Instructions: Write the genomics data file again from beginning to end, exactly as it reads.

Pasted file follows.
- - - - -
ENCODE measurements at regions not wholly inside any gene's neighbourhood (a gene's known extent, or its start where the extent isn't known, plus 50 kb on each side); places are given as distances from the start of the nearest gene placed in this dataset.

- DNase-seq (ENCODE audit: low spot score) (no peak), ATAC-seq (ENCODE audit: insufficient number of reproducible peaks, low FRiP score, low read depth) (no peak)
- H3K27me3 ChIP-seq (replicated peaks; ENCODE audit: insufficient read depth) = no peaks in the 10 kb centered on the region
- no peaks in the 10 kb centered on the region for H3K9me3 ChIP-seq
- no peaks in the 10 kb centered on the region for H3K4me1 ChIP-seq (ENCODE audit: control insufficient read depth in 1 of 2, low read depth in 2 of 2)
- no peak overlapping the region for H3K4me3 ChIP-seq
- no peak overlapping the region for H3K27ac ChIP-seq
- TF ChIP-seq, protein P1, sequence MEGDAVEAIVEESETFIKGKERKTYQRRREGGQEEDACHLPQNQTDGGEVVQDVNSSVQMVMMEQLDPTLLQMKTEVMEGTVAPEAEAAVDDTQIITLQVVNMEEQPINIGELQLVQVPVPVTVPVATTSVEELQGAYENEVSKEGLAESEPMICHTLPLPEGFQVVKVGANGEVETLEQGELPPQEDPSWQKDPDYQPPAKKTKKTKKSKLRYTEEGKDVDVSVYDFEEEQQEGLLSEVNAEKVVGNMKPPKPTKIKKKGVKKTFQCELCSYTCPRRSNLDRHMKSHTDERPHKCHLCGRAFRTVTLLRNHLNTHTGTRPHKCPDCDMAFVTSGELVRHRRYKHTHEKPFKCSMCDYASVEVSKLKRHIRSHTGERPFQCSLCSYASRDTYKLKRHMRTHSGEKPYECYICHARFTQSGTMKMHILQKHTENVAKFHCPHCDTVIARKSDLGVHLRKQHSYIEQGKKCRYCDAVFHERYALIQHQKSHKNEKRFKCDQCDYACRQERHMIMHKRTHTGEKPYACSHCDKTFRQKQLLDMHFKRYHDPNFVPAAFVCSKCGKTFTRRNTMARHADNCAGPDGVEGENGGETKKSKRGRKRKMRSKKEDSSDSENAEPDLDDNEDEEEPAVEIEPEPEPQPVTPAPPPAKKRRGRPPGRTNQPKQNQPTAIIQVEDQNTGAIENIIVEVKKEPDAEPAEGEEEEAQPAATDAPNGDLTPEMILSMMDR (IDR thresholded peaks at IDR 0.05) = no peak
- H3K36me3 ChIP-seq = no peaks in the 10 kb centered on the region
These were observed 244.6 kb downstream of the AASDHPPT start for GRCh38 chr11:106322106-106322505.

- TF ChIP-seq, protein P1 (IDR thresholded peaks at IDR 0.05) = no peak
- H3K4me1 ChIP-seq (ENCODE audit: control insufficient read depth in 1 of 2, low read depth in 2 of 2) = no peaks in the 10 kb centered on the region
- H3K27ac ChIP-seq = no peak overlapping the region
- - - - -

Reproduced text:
ENCODE measurements at regions not wholly inside any gene's neighbourhood (a gene's known extent, or its start where the extent isn't known, plus 50 kb on each side); places are given as distances from the start of the nearest gene placed in this dataset.

- DNase-seq (ENCODE audit: low spot score) (no peak), ATAC-seq (ENCODE audit: insufficient number of reproducible peaks, low FRiP score, low read depth) (no peak)
- H3K27me3 ChIP-seq (replicated peaks; ENCODE audit: insufficient read depth) = no peaks in the 10 kb centered on the region
- no peaks in the 10 kb centered on the region for H3K9me3 ChIP-seq
- no peaks in the 10 kb centered on the region for H3K4me1 ChIP-seq (ENCODE audit: control insufficient read depth in 1 of 2, low read depth in 2 of 2)
- no peak overlapping the region for H3K4me3 ChIP-seq
- no peak overlapping the region for H3K27ac ChIP-seq
- TF ChIP-seq, protein P1, sequence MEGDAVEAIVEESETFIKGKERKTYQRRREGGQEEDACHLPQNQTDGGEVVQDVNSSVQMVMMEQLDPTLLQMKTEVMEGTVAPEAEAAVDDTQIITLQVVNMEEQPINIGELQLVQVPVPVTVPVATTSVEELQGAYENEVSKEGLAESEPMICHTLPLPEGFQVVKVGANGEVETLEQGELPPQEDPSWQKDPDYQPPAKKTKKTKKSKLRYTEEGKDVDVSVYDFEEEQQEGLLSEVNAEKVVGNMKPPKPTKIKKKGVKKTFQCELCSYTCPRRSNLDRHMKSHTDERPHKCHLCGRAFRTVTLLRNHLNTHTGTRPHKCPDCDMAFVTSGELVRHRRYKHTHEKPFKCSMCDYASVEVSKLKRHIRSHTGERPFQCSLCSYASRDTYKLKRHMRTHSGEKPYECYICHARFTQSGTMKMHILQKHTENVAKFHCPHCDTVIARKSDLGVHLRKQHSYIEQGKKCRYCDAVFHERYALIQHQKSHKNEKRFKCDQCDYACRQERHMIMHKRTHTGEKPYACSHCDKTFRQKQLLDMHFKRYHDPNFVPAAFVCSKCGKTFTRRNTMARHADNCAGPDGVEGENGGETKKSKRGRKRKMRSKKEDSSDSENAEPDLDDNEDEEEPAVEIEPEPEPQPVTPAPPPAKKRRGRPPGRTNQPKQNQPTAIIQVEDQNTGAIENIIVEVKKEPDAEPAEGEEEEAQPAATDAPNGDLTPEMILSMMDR (IDR thresholded peaks at IDR 0.05) = no peak
- H3K36me3 ChIP-seq = no peaks in the 10 kb centered on the region
These were observed 244.6 kb downstream of the AASDHPPT start for GRCh38 chr11:106322106-106322505.

- TF ChIP-seq, protein P1 (IDR thresholded peaks at IDR 0.05) = no peak
- H3K4me1 ChIP-seq (ENCODE audit: control insufficient read depth in 1 of 2, low read depth in 2 of 2) = no peaks in the 10 kb centered on the region
- H3K27ac ChIP-seq = no peak overlapping the region